As Sarah Kozer, Jessica Simpson and other reality fame-seekers are finding out the hard way, contestants don’t have much control over how they look on the tube. And even less recourse. Strict nondisclosure contracts are signed before filming begins, and some series include language which legally allows producers to use participants’ images and dialogue in "disparaging, defamatory or embarrassing" ways that may lead to "public ridicule and humiliation."

Hollywood casting director Robyn Kass (Survivor, Big Brother) knows full well that folks don’t always get what they sign up for. "I would never tell one of these people, ’You’re going to look great on the show. Don’t worry, you’re going to come out smelling like roses,’" she says. "We do the exact opposite."

One trick for turning multi-dimensional human beings into paper-thin caricatures (stereotypes are a commodity reality industry types crave) is to edit genuine expressions and reactions out of sequence. Imagine a conversation you might have with a friend, sibling or spouse in which that person told you that her dog just died. You respond sympathetically, nodding and wincing at all the right moments; you even put your arm around her to show your support. Three hours later, feeling much better, she tells you a really funny joke, and you burst out laughing. Now picture a video editor callously splicing footage of that laughter into your earlier conversation about the dog. Sound extreme? It’s exactly the kind of deception some reality producers use to vilify and demonize certain characters.

"What you see is real," confirms Dick Herlan, executive producer of Fox’s World’s Wildest Police Videos, "but the order in which you see it isn’t necessarily real. What it means isn’t necessarily real. And the drama behind it isn’t necessarily real." Nor does it end with editing. Background music can radically alter the viewer’s perception. "With the right music cue," says musical director Dave Stone (The Simple Life, The Real World), "I can make a dinner with you look like the most romantic evening we’ve ever had—or like we don’t even like each other."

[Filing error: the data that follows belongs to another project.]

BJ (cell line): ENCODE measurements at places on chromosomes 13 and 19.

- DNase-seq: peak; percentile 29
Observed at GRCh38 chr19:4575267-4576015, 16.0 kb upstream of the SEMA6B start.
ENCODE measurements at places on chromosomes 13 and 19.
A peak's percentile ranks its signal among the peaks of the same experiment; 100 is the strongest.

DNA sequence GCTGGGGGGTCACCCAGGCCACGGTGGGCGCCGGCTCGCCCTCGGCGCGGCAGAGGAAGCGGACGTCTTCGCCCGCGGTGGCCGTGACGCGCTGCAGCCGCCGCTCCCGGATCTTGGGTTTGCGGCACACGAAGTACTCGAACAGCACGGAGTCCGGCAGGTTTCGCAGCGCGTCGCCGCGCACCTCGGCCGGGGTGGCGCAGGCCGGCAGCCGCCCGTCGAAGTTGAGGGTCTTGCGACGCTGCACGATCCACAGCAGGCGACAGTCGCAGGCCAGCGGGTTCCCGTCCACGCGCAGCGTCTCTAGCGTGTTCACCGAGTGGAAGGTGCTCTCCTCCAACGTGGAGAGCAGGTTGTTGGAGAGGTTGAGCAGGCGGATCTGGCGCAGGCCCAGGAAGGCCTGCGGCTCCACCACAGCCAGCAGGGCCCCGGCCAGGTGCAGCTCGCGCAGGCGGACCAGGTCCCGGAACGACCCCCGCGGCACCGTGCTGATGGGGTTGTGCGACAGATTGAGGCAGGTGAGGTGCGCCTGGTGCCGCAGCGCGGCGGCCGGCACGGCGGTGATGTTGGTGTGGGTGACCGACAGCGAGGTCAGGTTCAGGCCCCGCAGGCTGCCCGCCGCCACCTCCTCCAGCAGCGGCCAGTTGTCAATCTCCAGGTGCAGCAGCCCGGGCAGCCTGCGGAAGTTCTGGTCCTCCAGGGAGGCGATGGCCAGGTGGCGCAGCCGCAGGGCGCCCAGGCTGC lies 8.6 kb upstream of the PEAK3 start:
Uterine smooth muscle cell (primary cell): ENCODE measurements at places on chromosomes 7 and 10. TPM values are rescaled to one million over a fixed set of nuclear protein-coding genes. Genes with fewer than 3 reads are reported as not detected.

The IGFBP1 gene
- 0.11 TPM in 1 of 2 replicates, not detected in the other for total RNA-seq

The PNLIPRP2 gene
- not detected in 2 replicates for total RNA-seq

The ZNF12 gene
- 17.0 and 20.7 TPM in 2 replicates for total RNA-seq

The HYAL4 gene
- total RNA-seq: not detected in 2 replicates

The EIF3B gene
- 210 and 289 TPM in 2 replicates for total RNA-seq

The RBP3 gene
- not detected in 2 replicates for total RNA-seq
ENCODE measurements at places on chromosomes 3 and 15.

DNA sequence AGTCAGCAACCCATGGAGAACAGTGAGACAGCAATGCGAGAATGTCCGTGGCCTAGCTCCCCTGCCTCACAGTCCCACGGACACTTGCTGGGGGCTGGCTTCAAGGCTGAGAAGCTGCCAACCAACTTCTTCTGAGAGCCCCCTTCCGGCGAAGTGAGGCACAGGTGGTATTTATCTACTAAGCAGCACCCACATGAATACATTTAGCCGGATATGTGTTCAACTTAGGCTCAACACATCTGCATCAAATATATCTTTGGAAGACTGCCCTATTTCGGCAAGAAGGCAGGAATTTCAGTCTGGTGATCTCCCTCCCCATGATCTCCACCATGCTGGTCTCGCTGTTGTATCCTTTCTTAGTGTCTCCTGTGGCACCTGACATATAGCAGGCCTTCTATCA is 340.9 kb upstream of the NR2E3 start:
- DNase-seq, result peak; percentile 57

"… Does It Matter?" "There’s a kind of image virus," said Peter Weir, the director of The Truman Show. "Images are so manipulated now. You can’t be sure what you’re looking at. Is it a re-creation? Is it actual? Is it fiction? Does it matter?"

Young reality buffs may echo Weir’s final question. Does it really matter if TV producers and the makers of films such as Jacka-- and The Real Cancun push viewers’ buttons, so long as they entertain? Encourage teens to ponder this statement: "If you are tempted, you know it. If you are oppressed or abused, you know it. But if you are deceived, you don’t know it." Is it ever a good idea to pardon the media for deceiving the public? What are the implications if we do?

Teens love what’s raw, real and unfiltered. So it’s no surprise that this genre, birthed on MTV (The Real World), has spread like wildfire through every facet of youth culture. But "reality TV" rarely lives up to its name. A game of pick-up hoops after school is real. A bonding conversation with a friend or parent is real. A trip to the Grand Canyon … that’s real. More often than not, reality TV is just a vicarious thrill built on emotional fraud.

Published February 2004

Plugged In Plus
We continue to hear horror stories about contestants claiming they’ve been mistreated or manipulated while filming reality television shows. For example, the New York Times reported that, during the 2006 season, contestants on The Bachelor were forced to wait in vans for several hours while their "arrival" party was being set up. Two of the women said there was little food but limitless alcohol, including wine and—when producers thought the video footage was too boring—a tray of shots. "If you combine no sleep with alcohol and no food, emotions are going to run high and people are going to be acting crazy," contestant Erica Rose said.
Similar situations have allegedly occurred on Project Runway and Hell’s Kitchen, with multiple 18-hour workdays, no breaks and verbal abuse from the crew, which can make participants psychologically and physically dependent on producers. "The bread and butter of reality television is to get people into a state where they are tired, stressed and emotionally vulnerable," says Mark Andrejevic, an associate professor of communications studies at the University of Iowa and author of Reality TV: The Work of Being Watched. [August 2009]